Technology jargon

How to cut through the tech jargon in business

Is business technology getting you down? Are you spending too much time focused on your internet and telephone needs and not enough time running your business?

Technology jargonAre you unsure about what you need and what you don’t? Confused about the prospect of having to upgrade? These are common issues faced by small businesses, which quite rightly don’t want, or need, to be experts when it comes to technology.

SMEs are in a unique market that often gets overlooked by service providers. They often fall between the residential market and the larger, more profitable corporates which are key targets for many players. SMEs typically want more than a simple internet and phone connection, but don’t necessarily need every new piece of technology. Reliability and high levels of locally-based support and advice are also critical.

While there are countless solutions out there, the real problem for small businesses is cutting through the jargon and understanding the practical applications of new technology for their business. Do you know what Naked DSL, SIP trunking or co-location are or how they might help your business? Probably not, but all three could probably help you at one time or another; the trick is knowing when.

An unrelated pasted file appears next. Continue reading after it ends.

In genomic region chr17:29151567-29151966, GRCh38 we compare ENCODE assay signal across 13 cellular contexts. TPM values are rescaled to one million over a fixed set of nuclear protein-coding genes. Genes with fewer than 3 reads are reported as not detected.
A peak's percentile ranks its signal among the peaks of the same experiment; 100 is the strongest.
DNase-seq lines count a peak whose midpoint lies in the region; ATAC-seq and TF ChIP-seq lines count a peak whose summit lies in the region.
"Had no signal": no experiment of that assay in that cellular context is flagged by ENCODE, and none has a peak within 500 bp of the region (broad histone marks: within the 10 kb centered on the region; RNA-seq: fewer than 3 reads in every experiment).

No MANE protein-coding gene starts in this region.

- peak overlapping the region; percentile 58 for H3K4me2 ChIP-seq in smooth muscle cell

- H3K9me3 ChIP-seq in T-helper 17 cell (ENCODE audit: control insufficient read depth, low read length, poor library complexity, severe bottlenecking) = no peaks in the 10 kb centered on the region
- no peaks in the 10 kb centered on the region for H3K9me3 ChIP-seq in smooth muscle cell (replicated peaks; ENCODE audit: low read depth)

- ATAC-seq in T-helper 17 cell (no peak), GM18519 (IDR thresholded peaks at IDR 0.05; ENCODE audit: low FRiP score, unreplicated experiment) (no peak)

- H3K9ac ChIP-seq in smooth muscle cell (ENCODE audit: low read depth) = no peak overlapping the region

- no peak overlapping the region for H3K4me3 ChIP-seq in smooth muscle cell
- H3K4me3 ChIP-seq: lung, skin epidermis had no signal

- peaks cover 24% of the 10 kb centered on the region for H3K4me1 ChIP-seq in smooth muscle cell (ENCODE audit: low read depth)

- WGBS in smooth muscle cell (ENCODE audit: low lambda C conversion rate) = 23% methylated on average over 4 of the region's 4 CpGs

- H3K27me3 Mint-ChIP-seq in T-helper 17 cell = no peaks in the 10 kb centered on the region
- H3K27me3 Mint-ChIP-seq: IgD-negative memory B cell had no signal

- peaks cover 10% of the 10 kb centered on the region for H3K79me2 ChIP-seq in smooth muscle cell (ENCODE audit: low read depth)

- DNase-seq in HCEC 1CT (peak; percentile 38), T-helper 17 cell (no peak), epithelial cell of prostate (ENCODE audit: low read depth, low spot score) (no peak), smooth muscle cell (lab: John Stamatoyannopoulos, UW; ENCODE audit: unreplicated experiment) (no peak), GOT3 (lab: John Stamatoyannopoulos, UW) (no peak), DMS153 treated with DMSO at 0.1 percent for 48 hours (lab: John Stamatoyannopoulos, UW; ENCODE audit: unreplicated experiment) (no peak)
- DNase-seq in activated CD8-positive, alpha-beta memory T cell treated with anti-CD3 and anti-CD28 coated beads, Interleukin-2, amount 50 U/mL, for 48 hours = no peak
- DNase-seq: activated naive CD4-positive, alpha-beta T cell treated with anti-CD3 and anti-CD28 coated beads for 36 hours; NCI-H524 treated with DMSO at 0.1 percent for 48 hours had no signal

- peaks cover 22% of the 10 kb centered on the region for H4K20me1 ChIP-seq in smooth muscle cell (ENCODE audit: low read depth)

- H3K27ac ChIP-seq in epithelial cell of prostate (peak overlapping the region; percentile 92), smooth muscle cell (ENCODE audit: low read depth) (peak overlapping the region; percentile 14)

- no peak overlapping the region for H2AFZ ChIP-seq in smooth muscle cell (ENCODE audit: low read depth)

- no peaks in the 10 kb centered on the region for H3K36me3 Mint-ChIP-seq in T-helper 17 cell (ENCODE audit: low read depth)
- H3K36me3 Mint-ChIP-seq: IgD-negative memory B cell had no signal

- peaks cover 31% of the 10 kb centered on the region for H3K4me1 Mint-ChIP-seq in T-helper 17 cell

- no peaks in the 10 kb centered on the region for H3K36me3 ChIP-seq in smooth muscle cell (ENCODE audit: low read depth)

You need the tools to make informed decisions and practical advice on where and when technology can help a business grow. Your technology needs generally evolve as the business grows and often depend on the number of staff you employ. With this in mind, the best way to approach technology is to consider staff numbers and what stage of the business growth cycle you are in.

Small business: 1-to-8 staff (Needy Practicals)

You could be a sole trader, own a retail outlet or be in the early stages of expanding your business empire. While you want technology to help your business grow, you don’t need all the bells and whistles.

When you’re this size, you are probably unsure exactly what you need in terms of office equipment and technology. You’ll certainly need the basics: a few computers, a reliable phone or two, a broadband connection and the peace of mind of having support at the other end of the phone if things go wrong.

But as you grow, your needs will change, so making the right decisions early is vital. Costs can quickly spiral out of control and poorly thought-out technology decisions can be a long-term legacy.

Small businesses that are starting out are often unsure about exactly what they want, so simple solutions that bundle phone, internet and email are often a starting point. However, while price is important, reliability and service are critical.